Lighting for Randonneurs
Finding lights that can run brightly all night is no longer the problem it once was. Now, very bright lights are commonplace and the main concern for cyclists is using lights that won’t dazzle other road users. Unfortunately being legal is also a bit of a problem, because most of the best lights on the market are not, in fact, compliant with UK law. To be legal you’d have to also fit, and use front and rear, one of the relatively small number of lights that is.
At the rear, for visibility a multi-led battery light mounted correctly and used in constant mode (not flashing) is the best solution. ‘Mounted correctly’ means solidly on the bike frame or carrier, not obscured by luggage or clothing, and pointed directly backwards, parallel with the road surface. These lights are very reliable and have a runtime measured in days, are highly visible from a distance, but will not dazzle a cyclist riding close behind.
If you insist on using a flashing light, then be prepared to ride on your own.
At the front, a similar style of light is the best solution for visibility to oncoming traffic. However randonnées often use unlit roads so for serious night-riders there is also a need for a beam-throwing front light with an extended runtime. Modern LED lights can be very bright and it is important to mount beam-throwing lights in a way that won’t dazzle oncoming traffic, and for this reason a separate visibility light is still advisable.
On the subject of visibility, reflective ankle bands are a lightweight and effective complement to any lighting setup, as is reflective tape strategically applied to the bike frame.
As a night-rider, since most lights even at lower price points are easily bright enough, the choice is more about reliability, runtime and usability (eg small switches and thick gloves). Reliability and runtime are both improved if you opt for two lights rather than one - many modern lights are torch-like in shape so don't take up much room on the bars, so consider fitting 2 £50 lights rather than one £100 one.
Most lights now offer multiple brightness levels and on lit roads or riding uphill you don't need the highest setting. This goes a long way to solving runtime problems. If you ride 200s and never expect to go beyond a summer 300, there are lots of small, lightweight and inexpensive lights that will serve you well, or at a higher price point small rechargeable lights designed for commuters can be ideal. Even on a midsummer 600, allowing for dawn and dusk, some lit roads and some time in controls, you are unlikely to need your ‘serious’ light to run for more than 4 hours.
In spring and late summer or even later in the year, it’s a different matter entirely. And on PBP (which has some very dark unlit unpainted roads) you may need more than 20 hours of runtime, which is challenging even with today’s technology.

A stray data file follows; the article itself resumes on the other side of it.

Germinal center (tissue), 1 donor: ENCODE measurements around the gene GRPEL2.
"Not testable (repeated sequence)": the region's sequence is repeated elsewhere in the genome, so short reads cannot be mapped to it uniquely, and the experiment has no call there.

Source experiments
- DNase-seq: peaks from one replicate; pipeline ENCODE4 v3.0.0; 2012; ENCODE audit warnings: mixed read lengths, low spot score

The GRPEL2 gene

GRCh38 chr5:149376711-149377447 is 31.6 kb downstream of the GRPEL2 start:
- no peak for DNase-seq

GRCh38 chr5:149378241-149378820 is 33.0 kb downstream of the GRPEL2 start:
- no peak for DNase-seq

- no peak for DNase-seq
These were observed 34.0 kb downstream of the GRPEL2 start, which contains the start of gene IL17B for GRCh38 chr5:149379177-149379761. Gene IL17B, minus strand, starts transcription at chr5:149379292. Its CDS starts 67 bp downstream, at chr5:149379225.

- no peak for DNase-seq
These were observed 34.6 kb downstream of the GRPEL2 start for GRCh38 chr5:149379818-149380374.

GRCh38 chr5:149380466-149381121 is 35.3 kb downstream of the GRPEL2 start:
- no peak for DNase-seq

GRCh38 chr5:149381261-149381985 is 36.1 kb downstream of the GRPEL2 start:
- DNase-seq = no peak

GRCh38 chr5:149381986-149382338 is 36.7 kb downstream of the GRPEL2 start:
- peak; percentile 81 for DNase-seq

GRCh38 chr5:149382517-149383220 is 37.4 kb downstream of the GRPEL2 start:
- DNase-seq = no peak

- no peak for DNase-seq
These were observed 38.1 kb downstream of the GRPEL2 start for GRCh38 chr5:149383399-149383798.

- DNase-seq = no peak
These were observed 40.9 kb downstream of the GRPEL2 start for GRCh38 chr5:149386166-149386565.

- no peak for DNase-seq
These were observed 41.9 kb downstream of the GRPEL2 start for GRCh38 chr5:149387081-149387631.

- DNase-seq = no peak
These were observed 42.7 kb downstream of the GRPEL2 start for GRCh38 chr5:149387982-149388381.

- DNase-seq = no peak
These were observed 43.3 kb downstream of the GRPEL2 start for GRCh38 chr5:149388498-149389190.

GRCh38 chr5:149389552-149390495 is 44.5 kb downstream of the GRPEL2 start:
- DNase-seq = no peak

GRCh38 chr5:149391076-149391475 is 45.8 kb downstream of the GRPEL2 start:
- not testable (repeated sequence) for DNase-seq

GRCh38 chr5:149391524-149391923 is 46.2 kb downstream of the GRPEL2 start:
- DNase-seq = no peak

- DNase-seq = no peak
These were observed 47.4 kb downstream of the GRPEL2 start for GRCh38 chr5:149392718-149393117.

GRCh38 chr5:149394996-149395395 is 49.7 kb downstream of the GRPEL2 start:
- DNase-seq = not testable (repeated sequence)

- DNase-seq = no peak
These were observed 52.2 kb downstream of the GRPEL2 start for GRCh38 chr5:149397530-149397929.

Generator lights are popular with experienced randonneurs who may ride long events ‘out of season’ or tackle multi-night events. Hub dynamos get very high approval and are considered reliable, bright enough, ‘always there’ and of course with infinite runtime. Carry a small torch as well, for roadside repairs and as emergency backup.
Battery front lights can be less expensive and more flexible - you can swap them from bike to bike, and you only have to carry as much lighting as you think you will need. They must have runtime matched to your needs, be reliable, and bright but not dazzling.
Types that rely on rechargeable batteries may be preferred by frequent night-riders, such as commuters and hardened out-of-season randonneurs. However for the very long multi-night events such as PBP rechargeable batteries present problems (one reason for the popularity of generators). At least one battery light should be capable of running off primary cells easily obtainable along the route. Lights that consist of a head and separate battery pack work well, because the standard rechargeable pack can be replaced if needs be, by a made-up clip of primaries. However these two-piece lights vary hugely in build quality, beam shape and price - from £20 on Ebay to the sky’s the limit from high-end manufacturers. Even the cheapest ones offer lots of brightness and lots of runtime - at least until it rains! Many have a very wide beam more suited to off-road use than on-road where traffic will be dazzled - but the better ones with a more ‘spot’ beam are among the best battery lights you can buy - if you can live with the clutter of a separate battery pack.
Helmet- or head-mounted lights can be a useful supplement to your main lighting rig, but are frequently found to be worse than useless in conditions of high humidity (all too common!) because the beam just reflects back into your eyes. A small finger-mounted light may be more practical, for checking routesheets and signposts, or rummaging in the saddlebag.
The serious night rider will always carry spare lights, for both front and rear. Reliability is key at the rear, and water ingress the main enemy, but almost all rear lights can be greatly improved by application of PVC tape to vulnerable areas. Front lights often run too hot to be taped like this, and so will be less reliable in wet conditions - another reason to carry a spare for the front.